1. It all depends on how great people think the pitcher was. Bob Gibson's 1.12 ERA could only have occurred in 1968 specifically. If anyone is comparing that 1.12 mark to ERAs in any other post-1919 year and not taking the year into account in some significant way, then that person will no doubt think Gibson was better than he really was. But I think most baseball fans understand that to some degree, whether they can put precise numbers to it or not, and take the 1.12 with a grain of salt, but still recognize that Gibson was great.

    Marichal was better in 1969 than 1968, so was Bunning and Perry. Jenkins was about as good in 1967 as '68. Kooseman was almost as good (in some areas better) the next year.

    The AL it was a different story with most of the ERA leaders having their best years BY FAR.

    Oh that's right, Killebrew was hurt! LOL

    Mantle was about done, Jackson hadn't really arrived, Yaz had a down year( he was up and down a LOT). Frank Howard and Willie Horton were the two guys hitting the ball and neither are in the HOF. Another guy, Norm Cash didn't think it was the year of the pitcher either.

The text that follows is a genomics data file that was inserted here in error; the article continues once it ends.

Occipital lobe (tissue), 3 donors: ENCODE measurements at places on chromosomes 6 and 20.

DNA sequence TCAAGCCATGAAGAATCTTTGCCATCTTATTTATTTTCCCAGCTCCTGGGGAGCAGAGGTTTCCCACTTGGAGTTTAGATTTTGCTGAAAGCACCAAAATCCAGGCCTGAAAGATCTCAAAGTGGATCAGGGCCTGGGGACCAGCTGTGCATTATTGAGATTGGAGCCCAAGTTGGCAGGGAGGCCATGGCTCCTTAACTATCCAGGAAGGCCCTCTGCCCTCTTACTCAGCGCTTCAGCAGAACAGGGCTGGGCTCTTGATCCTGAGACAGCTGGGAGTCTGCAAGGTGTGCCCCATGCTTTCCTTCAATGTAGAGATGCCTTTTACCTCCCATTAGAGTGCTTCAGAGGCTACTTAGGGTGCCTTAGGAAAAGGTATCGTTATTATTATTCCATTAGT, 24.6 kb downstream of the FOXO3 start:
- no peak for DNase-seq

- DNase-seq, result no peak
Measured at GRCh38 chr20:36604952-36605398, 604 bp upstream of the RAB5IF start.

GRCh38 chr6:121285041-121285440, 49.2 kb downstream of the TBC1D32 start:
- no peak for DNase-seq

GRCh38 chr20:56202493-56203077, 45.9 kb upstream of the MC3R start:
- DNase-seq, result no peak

In the AL in 1968 there were two healthy HOF hitters in their primes. Yaz and Frank Robinson and it looks like Frank was hurt for part of that year.

    2013,14 and 15 Certificate Award Winner Harmon Killebrew Master Set and Master Topps Set
  • dallasactuarydallasactuary Posts: 2,480 ✭✭✭

    Yaz had a down year in 1968? Um, OK, that's my cue to exit this conversation.

    I will add to the list of nominations Craig Biggio, who came to bat 744 times in 1997 and ground into zero double plays.

    dallasactuary

    Official defender of Ron Santo